Mint is showing promising growth as a botanical ingredient in more foods and beverages, particularly in combination with chocolate, floral or citrus flavors, according to Food Ingredients First.
The herb has increasing potential for inclusion in alcoholic drinks, confectionary, desserts, hot drinks, cereal bars, juices and dressings, Juan Mejia, Firmenich's global mint business development director, told the publication.
While mint has traditionally been used in gum and other breath-freshening applications, the global market for gum has slowed down somewhat and might not recover, Mejia said.
Mint flavors — particularly spearmint and peppermint — typically show up in beverages such as mojitos and mint juleps since they're strongly associated with refreshment. Mint also has long been a popular flavor in gum, candy, ice cream and tea. As applications gain traction with consumers, mint could enjoy an ever-increasing presence in the food and beverage industry.
Mint also has a reputation for relieving stomach distress, headaches and migraines, clogged sinuses, cramps and infections, plus it may improve both energy levels and sleep. These functional assets could prove valuable for products containing mint if they're advertised on packaging and in marketing materials.
In addition, as consumers increasingly look to their food to provide not only the sustenance they need but to offer health benefits at the same time, mint could be one of the ingredients food manufacturers embrace. To be sure, mint has a strong taste that isn't loved by everyone, so its reach could be limited from the beginning by some shoppers.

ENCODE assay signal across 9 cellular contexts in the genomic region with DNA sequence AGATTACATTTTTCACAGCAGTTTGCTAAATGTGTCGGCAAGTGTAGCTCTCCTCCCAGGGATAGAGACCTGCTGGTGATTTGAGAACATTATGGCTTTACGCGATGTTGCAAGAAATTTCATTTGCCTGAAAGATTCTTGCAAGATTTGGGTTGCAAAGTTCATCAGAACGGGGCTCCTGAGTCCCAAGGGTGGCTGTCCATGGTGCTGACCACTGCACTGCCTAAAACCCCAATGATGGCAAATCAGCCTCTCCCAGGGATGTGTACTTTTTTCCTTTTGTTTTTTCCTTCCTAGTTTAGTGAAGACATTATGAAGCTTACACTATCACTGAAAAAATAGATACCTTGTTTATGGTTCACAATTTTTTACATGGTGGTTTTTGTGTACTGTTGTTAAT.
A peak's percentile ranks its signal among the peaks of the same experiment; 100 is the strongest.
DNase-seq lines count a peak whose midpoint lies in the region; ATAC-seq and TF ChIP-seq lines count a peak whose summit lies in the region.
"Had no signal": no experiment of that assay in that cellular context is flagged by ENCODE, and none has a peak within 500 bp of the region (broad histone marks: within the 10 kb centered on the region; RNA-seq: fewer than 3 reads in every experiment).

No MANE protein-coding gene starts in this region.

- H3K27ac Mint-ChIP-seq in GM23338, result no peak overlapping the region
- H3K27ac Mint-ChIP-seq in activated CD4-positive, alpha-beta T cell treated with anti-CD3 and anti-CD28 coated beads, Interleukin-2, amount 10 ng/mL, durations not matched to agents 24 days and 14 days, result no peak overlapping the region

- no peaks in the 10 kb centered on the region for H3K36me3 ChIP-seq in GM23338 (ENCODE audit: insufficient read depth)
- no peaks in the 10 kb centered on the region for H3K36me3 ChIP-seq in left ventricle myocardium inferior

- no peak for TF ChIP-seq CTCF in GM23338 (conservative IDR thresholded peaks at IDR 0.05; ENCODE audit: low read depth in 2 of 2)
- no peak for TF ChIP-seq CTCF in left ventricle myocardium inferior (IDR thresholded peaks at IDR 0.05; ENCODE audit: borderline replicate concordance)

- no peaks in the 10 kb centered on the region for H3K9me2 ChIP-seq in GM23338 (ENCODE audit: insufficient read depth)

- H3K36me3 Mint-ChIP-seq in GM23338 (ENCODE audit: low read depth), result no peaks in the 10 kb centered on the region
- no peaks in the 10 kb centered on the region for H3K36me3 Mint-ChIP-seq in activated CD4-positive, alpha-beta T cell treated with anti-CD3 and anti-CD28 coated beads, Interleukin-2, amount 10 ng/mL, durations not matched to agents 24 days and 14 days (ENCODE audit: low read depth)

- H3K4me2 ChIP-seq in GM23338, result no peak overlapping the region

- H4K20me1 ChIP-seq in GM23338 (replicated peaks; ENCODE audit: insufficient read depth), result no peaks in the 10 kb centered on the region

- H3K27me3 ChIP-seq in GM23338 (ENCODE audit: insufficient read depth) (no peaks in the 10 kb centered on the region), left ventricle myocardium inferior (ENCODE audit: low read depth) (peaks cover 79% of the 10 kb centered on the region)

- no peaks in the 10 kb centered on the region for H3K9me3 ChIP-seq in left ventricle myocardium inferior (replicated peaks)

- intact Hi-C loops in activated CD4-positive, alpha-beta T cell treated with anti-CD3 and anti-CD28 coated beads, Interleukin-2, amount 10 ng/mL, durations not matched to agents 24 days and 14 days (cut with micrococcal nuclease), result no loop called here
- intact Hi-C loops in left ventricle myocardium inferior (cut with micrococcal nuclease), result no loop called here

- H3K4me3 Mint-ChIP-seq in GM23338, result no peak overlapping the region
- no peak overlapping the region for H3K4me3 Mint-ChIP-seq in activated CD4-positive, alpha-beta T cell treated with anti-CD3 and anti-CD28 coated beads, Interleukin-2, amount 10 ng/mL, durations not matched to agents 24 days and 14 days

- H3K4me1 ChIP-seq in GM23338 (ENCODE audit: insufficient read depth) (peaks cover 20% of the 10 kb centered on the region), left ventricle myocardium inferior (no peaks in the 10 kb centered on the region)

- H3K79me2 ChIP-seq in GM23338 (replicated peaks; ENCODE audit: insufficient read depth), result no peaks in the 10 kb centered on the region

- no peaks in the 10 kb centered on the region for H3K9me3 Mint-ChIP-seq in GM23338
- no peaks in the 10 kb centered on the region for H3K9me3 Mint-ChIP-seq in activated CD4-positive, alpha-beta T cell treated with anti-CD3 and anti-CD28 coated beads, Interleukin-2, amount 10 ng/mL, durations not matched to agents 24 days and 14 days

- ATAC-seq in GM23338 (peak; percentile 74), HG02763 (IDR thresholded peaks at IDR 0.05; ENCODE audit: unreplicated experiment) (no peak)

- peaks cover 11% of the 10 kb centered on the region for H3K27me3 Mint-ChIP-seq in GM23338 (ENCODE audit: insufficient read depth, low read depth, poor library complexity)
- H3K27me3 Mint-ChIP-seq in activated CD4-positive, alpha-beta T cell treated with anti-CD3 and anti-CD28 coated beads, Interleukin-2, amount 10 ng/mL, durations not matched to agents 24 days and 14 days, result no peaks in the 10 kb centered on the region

The U.S. is one of the world's major mint producers, with 22,300 acres planted in 2017, according to Farm Progress. Most of the mint crop is grown in Washington, Oregon and Idaho after a soilborne fungus began decimating production in the Midwest in the 1920s. Mars Wrigley Confectionery, which produces both gum and mints, is helping farmers of the crop reduce environmental problems and risk through a sustainability plan.
Most of the U.S. mint harvest is distilled into oil for ingredient uses such as gum, chocolate, toothpaste and cleaning supplies. Demand has been increasing as citrus greening disease has dramatically limited how many citrus peels are available to make citrus oil, Farm Progress noted.
Even though the global gum market has declined, gum sales in the U.S. were up last year over 2017, according to Packaged Facts. Consumers had been turning to mints and flavored chews in the past few years instead of gum products, research found.
This combination of developments indicates a rosy future for mint, as long as farmers can get a handle on the pest problem and consumers continue to appreciate its refreshing and breath-freshening qualities. The herb's health profile, its adaptability to a range of uses and its popularity as a flavor all play into increasing consumer demand for its presence in foods and beverages.